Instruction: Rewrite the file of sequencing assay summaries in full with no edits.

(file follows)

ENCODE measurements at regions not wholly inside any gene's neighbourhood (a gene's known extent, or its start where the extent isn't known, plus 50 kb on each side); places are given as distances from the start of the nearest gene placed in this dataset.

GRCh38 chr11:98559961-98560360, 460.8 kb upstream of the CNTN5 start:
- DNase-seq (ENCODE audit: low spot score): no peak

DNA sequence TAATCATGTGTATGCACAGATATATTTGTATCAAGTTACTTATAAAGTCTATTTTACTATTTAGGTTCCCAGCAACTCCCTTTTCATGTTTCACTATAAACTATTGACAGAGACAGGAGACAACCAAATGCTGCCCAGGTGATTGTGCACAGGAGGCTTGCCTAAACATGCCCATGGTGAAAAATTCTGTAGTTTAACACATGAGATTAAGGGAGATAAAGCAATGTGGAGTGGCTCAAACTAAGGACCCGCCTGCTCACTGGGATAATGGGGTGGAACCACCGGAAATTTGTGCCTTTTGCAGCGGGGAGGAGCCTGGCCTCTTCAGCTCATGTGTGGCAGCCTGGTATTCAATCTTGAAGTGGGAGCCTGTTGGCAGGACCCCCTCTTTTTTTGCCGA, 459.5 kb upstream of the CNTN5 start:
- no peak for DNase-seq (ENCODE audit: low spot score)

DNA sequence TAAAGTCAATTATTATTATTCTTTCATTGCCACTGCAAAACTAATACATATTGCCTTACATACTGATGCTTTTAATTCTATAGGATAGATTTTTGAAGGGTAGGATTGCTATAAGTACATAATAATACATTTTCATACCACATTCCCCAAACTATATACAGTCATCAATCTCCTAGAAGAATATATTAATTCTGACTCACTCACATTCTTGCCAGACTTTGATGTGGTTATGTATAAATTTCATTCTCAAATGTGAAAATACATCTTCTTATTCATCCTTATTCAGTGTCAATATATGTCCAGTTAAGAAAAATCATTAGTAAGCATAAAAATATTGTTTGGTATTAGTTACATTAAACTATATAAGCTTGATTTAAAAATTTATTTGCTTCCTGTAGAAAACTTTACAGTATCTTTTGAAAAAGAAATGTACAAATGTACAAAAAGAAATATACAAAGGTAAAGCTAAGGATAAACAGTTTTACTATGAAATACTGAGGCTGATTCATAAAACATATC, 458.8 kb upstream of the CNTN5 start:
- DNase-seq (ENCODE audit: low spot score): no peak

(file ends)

ENCODE measurements at regions not wholly inside any gene's neighbourhood (a gene's known extent, or its start where the extent isn't known, plus 50 kb on each side); places are given as distances from the start of the nearest gene placed in this dataset.

GRCh38 chr11:98559961-98560360, 460.8 kb upstream of the CNTN5 start:
- DNase-seq (ENCODE audit: low spot score): no peak

DNA sequence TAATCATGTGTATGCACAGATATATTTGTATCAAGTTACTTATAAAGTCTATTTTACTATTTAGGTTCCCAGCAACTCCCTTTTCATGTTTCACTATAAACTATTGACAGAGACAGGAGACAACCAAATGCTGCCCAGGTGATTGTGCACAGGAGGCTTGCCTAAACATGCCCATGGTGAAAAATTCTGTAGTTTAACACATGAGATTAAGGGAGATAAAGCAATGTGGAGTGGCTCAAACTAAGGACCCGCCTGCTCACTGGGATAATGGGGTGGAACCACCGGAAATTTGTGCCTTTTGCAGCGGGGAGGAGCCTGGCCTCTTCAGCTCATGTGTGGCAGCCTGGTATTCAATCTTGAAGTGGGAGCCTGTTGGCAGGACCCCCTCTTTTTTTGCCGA, 459.5 kb upstream of the CNTN5 start:
- no peak for DNase-seq (ENCODE audit: low spot score)

DNA sequence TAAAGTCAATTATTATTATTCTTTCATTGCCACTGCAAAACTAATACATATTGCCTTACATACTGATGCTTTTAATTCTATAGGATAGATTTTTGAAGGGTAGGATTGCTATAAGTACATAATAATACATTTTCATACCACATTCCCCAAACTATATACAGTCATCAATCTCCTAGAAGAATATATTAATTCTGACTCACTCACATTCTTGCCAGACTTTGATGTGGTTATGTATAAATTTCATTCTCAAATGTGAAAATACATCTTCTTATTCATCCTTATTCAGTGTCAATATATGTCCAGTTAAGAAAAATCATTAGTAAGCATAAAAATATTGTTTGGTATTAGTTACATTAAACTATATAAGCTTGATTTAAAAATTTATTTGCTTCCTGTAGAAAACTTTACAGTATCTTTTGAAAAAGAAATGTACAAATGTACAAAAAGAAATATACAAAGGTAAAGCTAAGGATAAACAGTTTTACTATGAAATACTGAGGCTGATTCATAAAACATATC, 458.8 kb upstream of the CNTN5 start:
- DNase-seq (ENCODE audit: low spot score): no peak